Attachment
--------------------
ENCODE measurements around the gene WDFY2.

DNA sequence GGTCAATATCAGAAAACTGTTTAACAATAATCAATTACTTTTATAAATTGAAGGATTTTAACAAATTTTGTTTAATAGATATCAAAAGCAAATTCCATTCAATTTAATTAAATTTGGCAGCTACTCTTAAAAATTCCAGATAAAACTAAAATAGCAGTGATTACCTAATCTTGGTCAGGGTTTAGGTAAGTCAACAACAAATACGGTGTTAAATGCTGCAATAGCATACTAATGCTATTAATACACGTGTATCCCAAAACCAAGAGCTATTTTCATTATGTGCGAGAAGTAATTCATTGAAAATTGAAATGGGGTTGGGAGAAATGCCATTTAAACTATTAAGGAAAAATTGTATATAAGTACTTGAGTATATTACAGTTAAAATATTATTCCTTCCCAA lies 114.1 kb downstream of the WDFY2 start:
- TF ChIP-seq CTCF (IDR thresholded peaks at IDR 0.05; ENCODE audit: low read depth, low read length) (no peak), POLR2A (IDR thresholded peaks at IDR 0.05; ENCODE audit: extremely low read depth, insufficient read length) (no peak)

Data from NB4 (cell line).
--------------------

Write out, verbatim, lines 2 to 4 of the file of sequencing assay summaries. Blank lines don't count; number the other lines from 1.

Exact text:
DNA sequence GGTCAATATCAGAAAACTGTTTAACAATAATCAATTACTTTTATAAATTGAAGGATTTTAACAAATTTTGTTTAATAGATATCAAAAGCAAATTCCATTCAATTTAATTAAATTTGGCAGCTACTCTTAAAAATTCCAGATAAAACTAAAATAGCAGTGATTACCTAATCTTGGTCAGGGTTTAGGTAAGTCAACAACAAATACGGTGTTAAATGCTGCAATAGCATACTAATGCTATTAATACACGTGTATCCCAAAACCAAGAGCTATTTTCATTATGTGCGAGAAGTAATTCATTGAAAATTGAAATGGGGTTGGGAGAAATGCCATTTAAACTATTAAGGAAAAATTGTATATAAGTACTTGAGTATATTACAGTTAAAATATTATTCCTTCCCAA lies 114.1 kb downstream of the WDFY2 start:
- TF ChIP-seq CTCF (IDR thresholded peaks at IDR 0.05; ENCODE audit: low read depth, low read length) (no peak), POLR2A (IDR thresholded peaks at IDR 0.05; ENCODE audit: extremely low read depth, insufficient read length) (no peak)

Data from NB4 (cell line).